Friday, August 5, 2011

Only Sewage, Agriculture and Fertilizer Industries Can Testify


Cliff Stearns Shuts Out Public for Congressional Hearing


ORLANDO -- U.S. Rep. Cliff Stearns, R-Ocala, has sided with polluters and is refusing to invite any clean-water advocates or members of the public to testify at an Orlando Congressional hearing he is holding next week to discuss EPA’s proposed limits for sewage, fertilizer and manure in Florida waters.

“We are not sure why Rep. Stearns is stacking this hearing with representatives from polluting industries and shutting out clean-water advocates, but it doesn’t bode well for the public,” said Florida Wildlife Federation President Manley Fuller. “Stearns isn’t allowing any public testimony at the hearing, and instead has assembled a panel of people from the sewage, agricultural and fertilizer industries – the very parties who are polluting the public’s waters and causing nauseating toxic algae outbreaks.”

“If Stearns wants to hear from his constituents, he should make room to hear from business owners and residents who have endured the public health threat posed by toxic algae outbreaks and fish kills at dozens of cold-water springs, at Sanibel Island, Naples, Daytona, and other tourist beaches, and along the St. Lucie, Indian St. Johns and Caloosahatchee Rivers,” said Earthjustice attorney David Guest.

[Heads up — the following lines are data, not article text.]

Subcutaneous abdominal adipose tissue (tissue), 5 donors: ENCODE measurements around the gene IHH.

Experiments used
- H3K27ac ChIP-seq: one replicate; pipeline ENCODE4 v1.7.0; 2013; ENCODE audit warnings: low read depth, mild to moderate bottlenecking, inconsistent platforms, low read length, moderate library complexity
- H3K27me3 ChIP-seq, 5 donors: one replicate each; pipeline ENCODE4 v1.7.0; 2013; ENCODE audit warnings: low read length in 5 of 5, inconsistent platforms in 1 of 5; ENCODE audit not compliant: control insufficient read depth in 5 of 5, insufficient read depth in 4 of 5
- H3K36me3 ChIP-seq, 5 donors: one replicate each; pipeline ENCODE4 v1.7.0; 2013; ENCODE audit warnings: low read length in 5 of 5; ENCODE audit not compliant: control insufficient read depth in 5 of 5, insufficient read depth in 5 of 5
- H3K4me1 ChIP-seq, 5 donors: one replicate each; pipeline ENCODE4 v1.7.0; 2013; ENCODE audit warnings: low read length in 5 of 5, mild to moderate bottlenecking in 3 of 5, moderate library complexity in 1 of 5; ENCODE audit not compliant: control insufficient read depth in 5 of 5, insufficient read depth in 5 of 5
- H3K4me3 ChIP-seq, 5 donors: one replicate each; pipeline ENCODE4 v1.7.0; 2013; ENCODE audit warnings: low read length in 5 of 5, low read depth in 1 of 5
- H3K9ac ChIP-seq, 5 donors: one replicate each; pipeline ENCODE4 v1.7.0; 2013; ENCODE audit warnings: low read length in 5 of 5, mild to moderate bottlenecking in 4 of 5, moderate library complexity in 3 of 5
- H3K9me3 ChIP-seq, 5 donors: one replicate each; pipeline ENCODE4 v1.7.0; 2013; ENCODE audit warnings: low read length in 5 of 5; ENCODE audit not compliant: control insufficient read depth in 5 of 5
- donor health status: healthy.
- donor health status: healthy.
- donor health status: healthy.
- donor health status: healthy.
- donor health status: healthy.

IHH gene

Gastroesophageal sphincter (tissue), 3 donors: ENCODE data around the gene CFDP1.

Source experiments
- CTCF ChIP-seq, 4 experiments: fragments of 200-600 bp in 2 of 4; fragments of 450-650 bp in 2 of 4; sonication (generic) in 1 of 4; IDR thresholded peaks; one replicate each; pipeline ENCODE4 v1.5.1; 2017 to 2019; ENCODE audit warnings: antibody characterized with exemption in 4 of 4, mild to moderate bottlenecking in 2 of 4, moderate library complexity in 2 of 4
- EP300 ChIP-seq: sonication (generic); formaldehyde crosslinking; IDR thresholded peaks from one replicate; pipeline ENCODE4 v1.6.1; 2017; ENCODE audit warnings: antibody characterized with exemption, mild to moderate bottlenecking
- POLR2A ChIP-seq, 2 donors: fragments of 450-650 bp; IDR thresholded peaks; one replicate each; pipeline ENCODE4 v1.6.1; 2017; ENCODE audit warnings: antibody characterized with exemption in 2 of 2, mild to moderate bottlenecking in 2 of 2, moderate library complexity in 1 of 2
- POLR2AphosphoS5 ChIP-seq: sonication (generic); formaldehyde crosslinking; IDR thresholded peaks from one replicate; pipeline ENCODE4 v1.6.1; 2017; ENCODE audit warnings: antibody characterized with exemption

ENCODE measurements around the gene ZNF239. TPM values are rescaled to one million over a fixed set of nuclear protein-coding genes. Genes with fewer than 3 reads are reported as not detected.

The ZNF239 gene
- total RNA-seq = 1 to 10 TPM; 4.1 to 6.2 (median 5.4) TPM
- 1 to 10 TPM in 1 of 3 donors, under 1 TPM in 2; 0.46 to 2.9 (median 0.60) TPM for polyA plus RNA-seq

Stearns’ one-side hearing of the House Energy and Commerce Subcommittee on Oversight and Investigations, called  “EPA’s Takeover of Florida’s Nutrient Water Quality Standard Setting: Impact on Communities and Job Creation,”  will be held at 10 a.m. Aug. 9 at the University of Central Florida Alumni Center in Orlando, 4000 Central Florida Blvd., Building 126.

“This is a surprising and disappointing about-face for Rep. Stearns,” said Sierra Club Florida Staff Director Frank Jackalone. “He was the only Republican in the Florida congressional delegation who voted in February against a damaging amendment by U.S. Rep. Tom Rooney, R-Tequesta. That amendment, to the House Continuing Budget Resolution, would have stopped EPA from enforcing the Clean Water Act in Florida. Fortunately, the Senate rejected it.”

Frank Jackalone, Sierra Club,
Manley Fuller, Florida Wildlife Federation,
Andrew McElwaine, Conservancy of Southwest Florida,